Purpose: Thyroid eye disease (TED) is an inflammatory orbitopathy with significant impact on visual function and quality of life. Although studies have shown that patients who are deficient in vitamin D are more likely to develop autoimmune conditions, there are no studies demonstrating a definitive correlation between serum 25-hydroxyvitamin D (25(OH)D) deficiency and an increased risk of TED.
Methods: This retrospective case-control study compared serum 25(OH)D levels among 4 groups: 1) Graves disease (GD) patients with TED (n = 89); 2) GD patients without TED (n = 89); and healthy control patients matched to 3) the TED group (n = 356); and 4) the GD group (n = 356). The authors compared 25(OH)D level in the TED group measured within 1 year of TED diagnosis to the most recently measured 25(OH)D level in the GD group using Student t test of the log transformation of serum levels. Linear regression was used to control for other risk factors. Thyroid eye disease patients and GD patients were compared separately to their matched healthy control patients with linear mixed models.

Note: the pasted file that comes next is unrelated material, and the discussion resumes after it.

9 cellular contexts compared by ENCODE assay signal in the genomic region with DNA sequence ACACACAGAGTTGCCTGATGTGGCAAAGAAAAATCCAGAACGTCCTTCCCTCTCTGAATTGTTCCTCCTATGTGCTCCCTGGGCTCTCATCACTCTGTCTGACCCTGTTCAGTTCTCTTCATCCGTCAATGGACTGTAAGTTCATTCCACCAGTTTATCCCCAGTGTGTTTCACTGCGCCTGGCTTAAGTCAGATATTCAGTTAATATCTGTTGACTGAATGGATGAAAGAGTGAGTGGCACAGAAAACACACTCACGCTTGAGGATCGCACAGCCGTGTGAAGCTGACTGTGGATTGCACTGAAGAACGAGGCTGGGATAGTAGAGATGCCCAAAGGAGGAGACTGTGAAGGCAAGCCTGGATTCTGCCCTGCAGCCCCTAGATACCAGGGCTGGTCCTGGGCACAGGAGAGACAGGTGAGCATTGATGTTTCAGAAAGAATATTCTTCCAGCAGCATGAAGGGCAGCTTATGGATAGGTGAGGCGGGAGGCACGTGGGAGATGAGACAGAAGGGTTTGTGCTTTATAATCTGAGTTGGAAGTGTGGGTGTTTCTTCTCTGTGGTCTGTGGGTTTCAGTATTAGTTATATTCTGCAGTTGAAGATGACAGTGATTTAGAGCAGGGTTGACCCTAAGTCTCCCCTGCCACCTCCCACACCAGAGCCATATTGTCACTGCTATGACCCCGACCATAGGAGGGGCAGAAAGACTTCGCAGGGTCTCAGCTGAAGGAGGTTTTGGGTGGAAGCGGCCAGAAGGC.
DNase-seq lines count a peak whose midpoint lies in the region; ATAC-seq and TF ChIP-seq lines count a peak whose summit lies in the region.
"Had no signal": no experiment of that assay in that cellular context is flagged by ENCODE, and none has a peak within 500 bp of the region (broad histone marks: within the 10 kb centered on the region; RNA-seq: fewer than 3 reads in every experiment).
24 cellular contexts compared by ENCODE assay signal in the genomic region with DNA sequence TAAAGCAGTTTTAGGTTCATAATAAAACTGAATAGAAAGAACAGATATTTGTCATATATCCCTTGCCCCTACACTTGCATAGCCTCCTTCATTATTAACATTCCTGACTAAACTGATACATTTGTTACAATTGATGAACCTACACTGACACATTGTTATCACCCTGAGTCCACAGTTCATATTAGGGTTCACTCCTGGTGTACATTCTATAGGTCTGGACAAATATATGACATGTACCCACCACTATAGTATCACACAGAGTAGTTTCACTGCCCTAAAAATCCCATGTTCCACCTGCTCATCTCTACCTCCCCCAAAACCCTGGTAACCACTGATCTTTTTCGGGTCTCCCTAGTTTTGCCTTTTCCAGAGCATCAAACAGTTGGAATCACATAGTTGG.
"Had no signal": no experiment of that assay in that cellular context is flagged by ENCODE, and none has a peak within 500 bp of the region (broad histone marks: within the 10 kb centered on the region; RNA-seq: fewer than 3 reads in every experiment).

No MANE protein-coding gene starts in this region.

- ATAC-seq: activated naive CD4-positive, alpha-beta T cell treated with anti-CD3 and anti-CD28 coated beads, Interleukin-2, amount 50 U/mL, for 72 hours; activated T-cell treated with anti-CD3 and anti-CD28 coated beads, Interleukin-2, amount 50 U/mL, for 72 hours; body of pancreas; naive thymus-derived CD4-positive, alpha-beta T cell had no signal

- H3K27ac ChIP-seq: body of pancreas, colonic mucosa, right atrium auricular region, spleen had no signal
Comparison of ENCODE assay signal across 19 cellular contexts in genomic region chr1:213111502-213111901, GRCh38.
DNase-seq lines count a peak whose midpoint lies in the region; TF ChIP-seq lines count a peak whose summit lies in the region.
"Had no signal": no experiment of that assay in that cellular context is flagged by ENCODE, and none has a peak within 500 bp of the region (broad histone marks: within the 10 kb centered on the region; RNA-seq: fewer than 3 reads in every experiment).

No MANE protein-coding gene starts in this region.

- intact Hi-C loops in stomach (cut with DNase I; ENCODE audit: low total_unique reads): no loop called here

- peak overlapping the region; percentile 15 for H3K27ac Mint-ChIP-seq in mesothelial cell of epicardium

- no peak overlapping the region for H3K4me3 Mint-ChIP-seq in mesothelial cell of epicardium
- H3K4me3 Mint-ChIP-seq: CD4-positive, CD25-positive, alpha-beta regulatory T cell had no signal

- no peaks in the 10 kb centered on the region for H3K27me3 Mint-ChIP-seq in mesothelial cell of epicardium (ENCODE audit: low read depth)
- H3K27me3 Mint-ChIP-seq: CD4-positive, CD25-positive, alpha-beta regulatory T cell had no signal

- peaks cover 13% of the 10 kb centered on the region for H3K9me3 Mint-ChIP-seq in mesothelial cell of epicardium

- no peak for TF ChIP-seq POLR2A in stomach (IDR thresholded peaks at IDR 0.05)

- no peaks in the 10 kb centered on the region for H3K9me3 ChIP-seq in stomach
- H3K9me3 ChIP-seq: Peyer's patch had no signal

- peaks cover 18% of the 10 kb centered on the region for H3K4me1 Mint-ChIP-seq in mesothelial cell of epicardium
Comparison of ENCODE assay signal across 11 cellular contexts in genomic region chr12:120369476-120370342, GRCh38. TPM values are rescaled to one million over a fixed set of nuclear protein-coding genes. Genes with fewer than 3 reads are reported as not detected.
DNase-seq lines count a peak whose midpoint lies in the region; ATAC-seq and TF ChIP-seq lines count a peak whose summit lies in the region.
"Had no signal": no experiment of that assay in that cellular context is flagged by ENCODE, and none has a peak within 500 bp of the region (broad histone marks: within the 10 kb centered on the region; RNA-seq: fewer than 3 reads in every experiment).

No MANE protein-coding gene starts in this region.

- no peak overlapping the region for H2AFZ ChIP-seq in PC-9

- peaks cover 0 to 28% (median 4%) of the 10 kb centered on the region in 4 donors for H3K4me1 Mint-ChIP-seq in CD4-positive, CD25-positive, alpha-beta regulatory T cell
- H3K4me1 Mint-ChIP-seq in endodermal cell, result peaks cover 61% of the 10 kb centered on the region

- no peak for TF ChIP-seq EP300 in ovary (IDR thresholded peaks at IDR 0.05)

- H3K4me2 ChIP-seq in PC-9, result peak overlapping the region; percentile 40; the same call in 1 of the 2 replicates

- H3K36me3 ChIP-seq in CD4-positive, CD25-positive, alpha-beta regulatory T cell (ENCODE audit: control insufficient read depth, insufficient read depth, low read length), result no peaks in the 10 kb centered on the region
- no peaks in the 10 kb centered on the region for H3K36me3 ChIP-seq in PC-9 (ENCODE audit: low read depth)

Results: Thyroid eye disease patients displayed significantly lower serum 25(OH)D levels than GD patients (24.8 ± 13.2 ng/ml vs. 29.4 ± 13.3 ng/ml; p = 0.006). Controlling for smoking status and previous radioactive iodine treatment did not affect this statistically significant difference.
Conclusions: Low serum vitamin D is associated with TED diagnosis. Assessing and supplementing vitamin D levels may be an important addition to the early management of GD patients. Future research should include longitudinal studies and prospective clinical trials to further explore the mechanism responsible for the observed association.Thyroid eye disease is an inflammatory orbitopathy associated with Graves disease. Vitamin D is a known immune system regulator. The authors show that vitamin D deficiency is associated with the development of thyroid eye disease.